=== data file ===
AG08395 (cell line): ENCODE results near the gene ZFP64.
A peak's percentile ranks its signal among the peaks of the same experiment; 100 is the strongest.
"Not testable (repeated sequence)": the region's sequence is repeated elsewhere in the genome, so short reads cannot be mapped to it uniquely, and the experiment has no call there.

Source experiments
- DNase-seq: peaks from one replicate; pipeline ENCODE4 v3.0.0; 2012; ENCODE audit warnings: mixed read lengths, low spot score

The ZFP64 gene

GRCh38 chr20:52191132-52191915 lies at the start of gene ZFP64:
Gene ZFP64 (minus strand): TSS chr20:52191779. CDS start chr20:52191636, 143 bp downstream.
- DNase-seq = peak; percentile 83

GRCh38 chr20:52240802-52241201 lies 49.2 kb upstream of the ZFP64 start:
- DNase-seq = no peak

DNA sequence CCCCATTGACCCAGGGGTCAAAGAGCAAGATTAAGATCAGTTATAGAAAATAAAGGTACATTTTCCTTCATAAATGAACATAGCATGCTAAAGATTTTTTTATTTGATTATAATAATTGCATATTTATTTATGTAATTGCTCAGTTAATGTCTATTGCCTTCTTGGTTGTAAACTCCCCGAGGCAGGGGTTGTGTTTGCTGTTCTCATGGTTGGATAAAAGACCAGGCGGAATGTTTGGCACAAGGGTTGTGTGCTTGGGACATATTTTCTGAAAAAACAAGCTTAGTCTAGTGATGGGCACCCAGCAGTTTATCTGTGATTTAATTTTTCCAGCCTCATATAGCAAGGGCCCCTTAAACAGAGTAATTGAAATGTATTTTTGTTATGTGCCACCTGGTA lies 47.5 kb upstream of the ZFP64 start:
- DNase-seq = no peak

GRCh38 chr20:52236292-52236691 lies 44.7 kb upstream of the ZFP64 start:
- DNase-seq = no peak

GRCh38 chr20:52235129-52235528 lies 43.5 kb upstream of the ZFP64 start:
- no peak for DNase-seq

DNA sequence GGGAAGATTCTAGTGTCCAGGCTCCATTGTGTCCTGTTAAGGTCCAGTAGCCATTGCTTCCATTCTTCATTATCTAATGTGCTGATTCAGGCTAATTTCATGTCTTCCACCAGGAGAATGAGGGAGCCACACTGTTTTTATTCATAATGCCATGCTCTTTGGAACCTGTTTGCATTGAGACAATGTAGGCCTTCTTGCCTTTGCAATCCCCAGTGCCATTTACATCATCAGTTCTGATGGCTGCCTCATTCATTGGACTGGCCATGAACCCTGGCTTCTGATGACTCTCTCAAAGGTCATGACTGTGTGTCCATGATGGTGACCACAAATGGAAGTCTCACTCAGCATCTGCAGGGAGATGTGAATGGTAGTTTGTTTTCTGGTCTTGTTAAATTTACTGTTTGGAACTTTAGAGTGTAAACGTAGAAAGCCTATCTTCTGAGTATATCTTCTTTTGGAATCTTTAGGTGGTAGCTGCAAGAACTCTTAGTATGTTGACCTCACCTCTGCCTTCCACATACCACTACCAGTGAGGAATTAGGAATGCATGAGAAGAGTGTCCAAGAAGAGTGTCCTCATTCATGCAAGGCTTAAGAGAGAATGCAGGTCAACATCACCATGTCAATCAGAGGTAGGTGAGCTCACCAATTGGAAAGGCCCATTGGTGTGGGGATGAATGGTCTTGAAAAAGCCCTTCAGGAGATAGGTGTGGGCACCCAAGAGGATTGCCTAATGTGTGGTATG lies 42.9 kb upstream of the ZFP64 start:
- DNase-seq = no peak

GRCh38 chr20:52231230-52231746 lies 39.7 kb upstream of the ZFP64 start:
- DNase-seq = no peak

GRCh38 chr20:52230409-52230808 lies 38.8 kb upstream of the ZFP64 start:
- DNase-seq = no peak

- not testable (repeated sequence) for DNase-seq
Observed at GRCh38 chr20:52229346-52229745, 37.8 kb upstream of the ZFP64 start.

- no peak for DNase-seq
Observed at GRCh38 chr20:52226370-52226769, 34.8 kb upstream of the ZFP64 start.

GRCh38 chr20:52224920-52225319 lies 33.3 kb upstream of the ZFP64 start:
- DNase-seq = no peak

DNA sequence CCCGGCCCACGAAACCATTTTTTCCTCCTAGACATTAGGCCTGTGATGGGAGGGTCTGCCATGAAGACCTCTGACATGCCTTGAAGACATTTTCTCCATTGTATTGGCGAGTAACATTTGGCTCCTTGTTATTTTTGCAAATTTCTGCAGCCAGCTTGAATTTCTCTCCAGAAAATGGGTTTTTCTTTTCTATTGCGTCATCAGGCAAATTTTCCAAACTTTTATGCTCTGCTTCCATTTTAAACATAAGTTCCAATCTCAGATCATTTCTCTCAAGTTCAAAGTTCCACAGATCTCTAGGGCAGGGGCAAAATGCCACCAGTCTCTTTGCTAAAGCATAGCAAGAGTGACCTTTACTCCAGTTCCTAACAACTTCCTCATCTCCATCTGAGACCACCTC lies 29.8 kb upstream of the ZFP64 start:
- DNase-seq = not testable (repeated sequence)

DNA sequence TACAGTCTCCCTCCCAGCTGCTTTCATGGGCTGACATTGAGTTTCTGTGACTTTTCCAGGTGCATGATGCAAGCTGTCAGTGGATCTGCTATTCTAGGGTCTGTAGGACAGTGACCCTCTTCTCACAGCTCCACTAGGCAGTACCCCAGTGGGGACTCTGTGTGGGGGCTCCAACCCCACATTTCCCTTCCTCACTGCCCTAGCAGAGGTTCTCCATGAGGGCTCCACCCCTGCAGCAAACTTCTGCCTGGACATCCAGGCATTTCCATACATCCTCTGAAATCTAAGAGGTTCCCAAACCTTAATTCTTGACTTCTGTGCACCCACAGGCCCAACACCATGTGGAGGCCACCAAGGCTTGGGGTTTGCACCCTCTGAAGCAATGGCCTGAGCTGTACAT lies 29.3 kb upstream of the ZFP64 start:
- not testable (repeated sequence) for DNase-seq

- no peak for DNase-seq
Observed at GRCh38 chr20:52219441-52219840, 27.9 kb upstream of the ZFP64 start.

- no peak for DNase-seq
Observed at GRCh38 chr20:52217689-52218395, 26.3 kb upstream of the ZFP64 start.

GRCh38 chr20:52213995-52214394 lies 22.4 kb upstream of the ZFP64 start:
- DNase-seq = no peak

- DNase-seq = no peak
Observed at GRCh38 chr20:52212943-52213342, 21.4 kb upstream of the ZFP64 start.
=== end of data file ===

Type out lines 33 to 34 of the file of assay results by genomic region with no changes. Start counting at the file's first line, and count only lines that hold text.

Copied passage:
- not testable (repeated sequence) for DNase-seq

- no peak for DNase-seq